The appearance of [Andrew Lytle's collection of critical essays] The Hero with the Private Parts is, in the best sense, what New York reviewers like to call a "literary event." (p. 209)
Defining Andrew Lytle's criticism is difficult and risky. Certainly he is a new critic, yet he is less a new critic in the generally accepted sense than any other major Fugitive or Agrarian, excepting Donald Davidson. True, he reads the text very closely, but at the same time he relies very little upon the criticism of others, and he does not use much in the way of a special vocabulary. He also does not set out to provide an exhaustive interpretation; rather, he is interested generally in several large considerations: the relation of form to subject, or technique to theme, being the most important. He dislikes historical scholarship, but he is very aware of the historical dimension of a work of art…. He is also more concerned about the religious and moral dimension of fiction than are his fellow critics. And, finally, Lytle is much more interested in "myth criticism" than the new critics…. (pp. 211-12)
The best way of getting at Andrew Lytle's criticism is through the examination of his most representative essays, and I would say these are the first four in the book, which deal respectively with War and Peace, Madame Bovary, the recent impressionistic novel, and "The Open Boat," and a fifth—"The Working Novelist and the Mythmaking Process" which is about The Velvet Horn. Lytle's criticism in these pieces is devoted to the way a good author renews the reader's consciousness of his world and of the human dilemmas which constantly and forever recur in the mortal sphere. And often there is of course more: the author will refract the light of our common seeing into a wholly new focus. Human experience is always the same, but the perspective (or form) may be different, and that jars us into agonized awareness or dazzling wonderment, whatever the case may be. At his best Lytle can re-create the artistic process which brings us to this kind of insight—and at once show why and how the author rendered his fable the way he did.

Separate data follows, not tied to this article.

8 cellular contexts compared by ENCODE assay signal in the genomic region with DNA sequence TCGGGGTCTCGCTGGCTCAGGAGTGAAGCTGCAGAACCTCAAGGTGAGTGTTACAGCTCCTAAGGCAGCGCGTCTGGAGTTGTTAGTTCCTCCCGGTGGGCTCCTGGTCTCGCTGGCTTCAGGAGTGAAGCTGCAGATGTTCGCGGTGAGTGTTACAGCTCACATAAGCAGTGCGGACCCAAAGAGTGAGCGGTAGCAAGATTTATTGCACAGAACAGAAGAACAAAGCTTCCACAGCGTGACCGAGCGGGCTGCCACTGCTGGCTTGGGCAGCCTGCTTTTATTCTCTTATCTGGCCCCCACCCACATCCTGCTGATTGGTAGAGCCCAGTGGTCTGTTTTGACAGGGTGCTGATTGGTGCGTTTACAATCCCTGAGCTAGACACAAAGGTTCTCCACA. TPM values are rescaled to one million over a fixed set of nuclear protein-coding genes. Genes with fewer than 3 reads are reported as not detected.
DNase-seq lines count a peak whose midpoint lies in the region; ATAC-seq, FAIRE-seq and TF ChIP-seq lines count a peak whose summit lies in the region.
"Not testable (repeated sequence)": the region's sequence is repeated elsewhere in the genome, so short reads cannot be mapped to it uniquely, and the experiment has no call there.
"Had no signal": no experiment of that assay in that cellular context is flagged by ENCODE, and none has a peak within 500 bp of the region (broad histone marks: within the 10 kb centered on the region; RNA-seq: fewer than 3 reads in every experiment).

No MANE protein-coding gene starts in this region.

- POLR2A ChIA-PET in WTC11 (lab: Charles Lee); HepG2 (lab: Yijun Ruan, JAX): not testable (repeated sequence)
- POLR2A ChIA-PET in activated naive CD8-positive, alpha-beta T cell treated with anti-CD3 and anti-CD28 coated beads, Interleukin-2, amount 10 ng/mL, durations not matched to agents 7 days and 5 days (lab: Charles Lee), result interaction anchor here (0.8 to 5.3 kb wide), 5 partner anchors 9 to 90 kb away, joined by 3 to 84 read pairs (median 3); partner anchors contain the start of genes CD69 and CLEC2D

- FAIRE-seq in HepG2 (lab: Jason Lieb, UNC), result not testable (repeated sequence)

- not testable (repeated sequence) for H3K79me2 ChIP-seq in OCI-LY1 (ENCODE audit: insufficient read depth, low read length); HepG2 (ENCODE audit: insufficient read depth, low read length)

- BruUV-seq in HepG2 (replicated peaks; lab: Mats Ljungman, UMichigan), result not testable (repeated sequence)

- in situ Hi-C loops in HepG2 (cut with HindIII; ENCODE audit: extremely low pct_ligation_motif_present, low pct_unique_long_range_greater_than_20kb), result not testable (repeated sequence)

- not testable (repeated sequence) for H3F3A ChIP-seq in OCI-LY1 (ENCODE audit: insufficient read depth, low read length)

The best piece in the volume is the leading essay, "The Image as Guide to Meaning in the Historical Novel." This reading of War and Peace is certainly among the finest which have been done…. The critic begins his task by discussing the problem of critical strategy, and he makes it clear why psychological and sociological approaches to art ultimately fail, no matter how artfully applied, for the victims (in this case author, novel, and reader) will always feel the Procrustean knife. Lytle also believes that the term "historical novel" is specious, and he rightly says that humanity, not history, is the first concern of the novelist. History then is always secondary in art: the primary considerations are whether the novel maintains the illusion of life and whether "its form makes the most of the subject." With these ends Lytle proceeds to examine the novel in terms of its "controlling image," that element which he sees as "crucial to the development of the fable," as the "common referent" for the action. He takes the dominant image to be "somewhere in the dramatic plight, the dichotomy, in which Russia found herself after the arbitrary Europeanization by Peter the Great." And so the real issue of the novel involves the Russian cultural inheritance and what it is going to be…. The character who perfectly represents this dilemma is of course the protagonist—Pierre Bezuhov. (pp. 212-13)
(The entire section is 1474 words.)